May 22, 2008

Checking Basics 101 – Maintaining Your Checking Account

Posted in Finances tagged at 11:32 pm by otherdeb

Okay. You now have a checking account. If you have decent credit, you might even have one with bells and whistles, such as interest, low fees, overdraft protection, or some combination of the above. The next step is learning how to use it to minimize charges and prevent returned (“bounced”) checks.

The first step is to know the rules, provisions, and charges that go with your account. Yeah, this means, in plain English, READ THE DAMNED FINE PRINT! Seriously. It’s how you will know how long it will take for your deposits to become available, what fees your bank or credit union will charge for various services, whether or not you need to maintain a minimum balance and how much it is, what penalties will be assessed for returned checks or being overdrawn, etc. For example, my credit union has an online bill-pay service that is free as long as you schedule at least one payment per month through it. For any month you do not do so, you are assessed a $5.00 service charge.

Your next step is even more self-evident: Do not write a check unless the funds to cover it are both IN YOUR ACCOUNT and AVAILABLE FOR USE. In 1987, Congress passed The Expedited Funds Availability Act, which sets rules as to how long banks may hold your deposit before clearing it for your use; in 2003, they passed The Check Clearing for the 21st Century Act, which effectively did away with the float (the delay between when a check is presented for deposit by a payee and when the money is actually deducted from your account).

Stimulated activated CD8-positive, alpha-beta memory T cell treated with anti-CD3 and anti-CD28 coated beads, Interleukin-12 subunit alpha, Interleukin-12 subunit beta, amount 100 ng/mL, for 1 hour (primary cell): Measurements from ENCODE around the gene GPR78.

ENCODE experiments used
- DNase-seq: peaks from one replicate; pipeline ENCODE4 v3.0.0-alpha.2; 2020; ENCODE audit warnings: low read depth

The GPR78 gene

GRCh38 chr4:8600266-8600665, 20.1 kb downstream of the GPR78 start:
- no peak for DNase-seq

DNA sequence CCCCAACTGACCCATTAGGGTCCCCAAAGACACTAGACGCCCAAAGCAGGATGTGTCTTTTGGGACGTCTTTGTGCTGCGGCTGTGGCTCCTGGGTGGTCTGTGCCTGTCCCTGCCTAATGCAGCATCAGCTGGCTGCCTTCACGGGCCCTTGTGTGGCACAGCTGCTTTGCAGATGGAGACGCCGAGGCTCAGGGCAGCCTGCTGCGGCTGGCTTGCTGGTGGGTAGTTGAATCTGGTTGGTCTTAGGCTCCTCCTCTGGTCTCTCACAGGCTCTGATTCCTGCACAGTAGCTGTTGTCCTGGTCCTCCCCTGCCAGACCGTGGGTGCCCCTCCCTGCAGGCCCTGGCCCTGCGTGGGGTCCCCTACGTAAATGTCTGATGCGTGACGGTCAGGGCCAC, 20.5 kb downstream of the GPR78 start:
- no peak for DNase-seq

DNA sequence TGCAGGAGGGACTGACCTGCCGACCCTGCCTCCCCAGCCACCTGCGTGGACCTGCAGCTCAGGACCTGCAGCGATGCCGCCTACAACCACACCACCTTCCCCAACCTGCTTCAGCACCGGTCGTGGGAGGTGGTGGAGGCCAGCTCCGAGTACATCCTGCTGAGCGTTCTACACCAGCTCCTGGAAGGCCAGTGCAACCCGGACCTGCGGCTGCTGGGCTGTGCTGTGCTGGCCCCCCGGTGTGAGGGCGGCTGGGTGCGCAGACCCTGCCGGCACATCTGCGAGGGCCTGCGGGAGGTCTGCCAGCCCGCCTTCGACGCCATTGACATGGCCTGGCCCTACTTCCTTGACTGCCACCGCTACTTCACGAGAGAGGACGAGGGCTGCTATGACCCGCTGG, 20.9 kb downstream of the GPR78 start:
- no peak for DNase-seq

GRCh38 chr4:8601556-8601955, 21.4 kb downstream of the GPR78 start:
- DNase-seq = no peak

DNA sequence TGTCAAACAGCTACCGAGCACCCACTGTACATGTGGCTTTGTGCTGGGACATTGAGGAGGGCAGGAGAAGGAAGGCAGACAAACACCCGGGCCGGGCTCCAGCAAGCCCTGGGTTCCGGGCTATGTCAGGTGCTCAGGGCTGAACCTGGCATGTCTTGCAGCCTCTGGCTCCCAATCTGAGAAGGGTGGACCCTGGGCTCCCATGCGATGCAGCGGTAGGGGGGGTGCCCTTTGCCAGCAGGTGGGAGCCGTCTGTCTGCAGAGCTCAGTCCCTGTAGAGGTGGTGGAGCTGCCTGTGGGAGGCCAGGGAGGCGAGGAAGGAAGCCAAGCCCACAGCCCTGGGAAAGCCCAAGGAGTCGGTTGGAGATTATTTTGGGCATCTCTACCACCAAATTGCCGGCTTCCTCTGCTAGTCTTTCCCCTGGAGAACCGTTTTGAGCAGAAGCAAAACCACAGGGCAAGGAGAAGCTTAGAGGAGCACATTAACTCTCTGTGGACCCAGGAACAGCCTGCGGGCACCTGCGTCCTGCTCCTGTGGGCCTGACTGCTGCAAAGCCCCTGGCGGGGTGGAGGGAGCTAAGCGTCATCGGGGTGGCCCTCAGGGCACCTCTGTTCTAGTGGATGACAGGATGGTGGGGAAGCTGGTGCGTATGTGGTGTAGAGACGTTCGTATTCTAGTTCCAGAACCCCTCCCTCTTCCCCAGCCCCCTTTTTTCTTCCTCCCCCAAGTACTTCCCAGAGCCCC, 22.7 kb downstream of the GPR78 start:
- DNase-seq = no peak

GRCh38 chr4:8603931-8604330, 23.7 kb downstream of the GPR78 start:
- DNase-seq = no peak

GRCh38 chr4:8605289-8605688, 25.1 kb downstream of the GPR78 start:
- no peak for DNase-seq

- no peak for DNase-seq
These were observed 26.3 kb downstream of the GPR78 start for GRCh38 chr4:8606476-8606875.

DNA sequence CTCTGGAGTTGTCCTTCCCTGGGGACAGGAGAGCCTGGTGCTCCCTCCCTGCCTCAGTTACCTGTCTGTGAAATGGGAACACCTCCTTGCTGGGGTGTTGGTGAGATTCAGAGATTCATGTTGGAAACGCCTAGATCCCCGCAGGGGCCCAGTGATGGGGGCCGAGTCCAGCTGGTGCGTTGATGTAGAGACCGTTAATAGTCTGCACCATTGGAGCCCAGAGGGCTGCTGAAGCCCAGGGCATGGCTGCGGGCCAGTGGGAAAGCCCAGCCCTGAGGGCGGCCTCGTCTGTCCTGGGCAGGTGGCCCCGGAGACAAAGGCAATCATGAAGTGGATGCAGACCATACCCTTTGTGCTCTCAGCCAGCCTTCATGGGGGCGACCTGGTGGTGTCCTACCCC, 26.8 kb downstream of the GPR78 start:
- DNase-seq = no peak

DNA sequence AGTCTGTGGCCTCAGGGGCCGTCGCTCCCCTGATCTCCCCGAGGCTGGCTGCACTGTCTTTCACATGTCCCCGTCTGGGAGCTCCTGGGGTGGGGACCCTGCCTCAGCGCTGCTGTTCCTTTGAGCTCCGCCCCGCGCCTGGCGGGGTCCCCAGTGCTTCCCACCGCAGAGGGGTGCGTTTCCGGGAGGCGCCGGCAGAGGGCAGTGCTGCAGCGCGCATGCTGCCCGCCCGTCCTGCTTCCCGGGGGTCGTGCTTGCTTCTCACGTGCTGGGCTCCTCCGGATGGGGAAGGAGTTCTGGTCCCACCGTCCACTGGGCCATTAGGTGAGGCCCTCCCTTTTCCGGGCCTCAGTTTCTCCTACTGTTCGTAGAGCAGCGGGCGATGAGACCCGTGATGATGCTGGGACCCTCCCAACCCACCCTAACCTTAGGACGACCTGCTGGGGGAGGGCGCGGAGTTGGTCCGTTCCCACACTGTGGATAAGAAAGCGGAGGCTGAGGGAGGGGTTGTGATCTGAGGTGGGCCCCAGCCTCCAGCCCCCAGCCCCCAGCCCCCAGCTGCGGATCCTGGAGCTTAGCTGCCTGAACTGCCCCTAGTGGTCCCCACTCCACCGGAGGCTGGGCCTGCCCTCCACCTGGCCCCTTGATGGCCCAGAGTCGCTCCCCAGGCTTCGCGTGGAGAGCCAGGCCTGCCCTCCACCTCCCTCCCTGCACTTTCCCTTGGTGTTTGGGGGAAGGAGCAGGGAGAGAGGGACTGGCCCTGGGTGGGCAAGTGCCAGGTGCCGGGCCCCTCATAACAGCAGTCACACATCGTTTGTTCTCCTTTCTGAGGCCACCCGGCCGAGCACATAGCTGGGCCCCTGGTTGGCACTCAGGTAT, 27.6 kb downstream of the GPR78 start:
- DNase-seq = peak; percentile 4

Further, at the end of the day some banks process debits to your account before credits, so if your deposit and a check written against it hit your bank the same day, your check might be returned or paid against uncleared funds. Regardless of whether the check is returned or paid, you will be charged. My roommate’s bank charges $5.00 less if it pays the item than if it returns it, but those charges still mount up. Also, if only part of your deposit is available, or if your deposit was made after whatever your bank declares to be end of day for deposits, the same problems may occur. Not only that, but they may cause shortfalls in your account, creating a nasty snowball effect (of more checks bouncing and more charges levied against your account) that can rapidly become an avalanche!

Next, you need to know WHO is going to debit your account directly, HOW MUCH they will take, and WHEN they will take it. This means that any time you set up a payment plan wherein a third party (collection agency, phone company, Internet loan shark, etc.) will debit your account directly, you must not only know how much they are supposed to take, and when they will do so, but you must follow up by checking your account each time to ensure that only the agreed-upon amount was taken. Further – and this seems to be where many people have problems – you must record each of these transactions in your check register. If you don’t, you will neither have an accurate picture of what is in your account at any moment, nor be able to balance your checkbook.

As you can see, maintaining a checking account requires nothing more than common sense and consistent record-keeping. Once you have acquired those habits, balancing your checkbook, which I will cover in the next part of this series, is easy.


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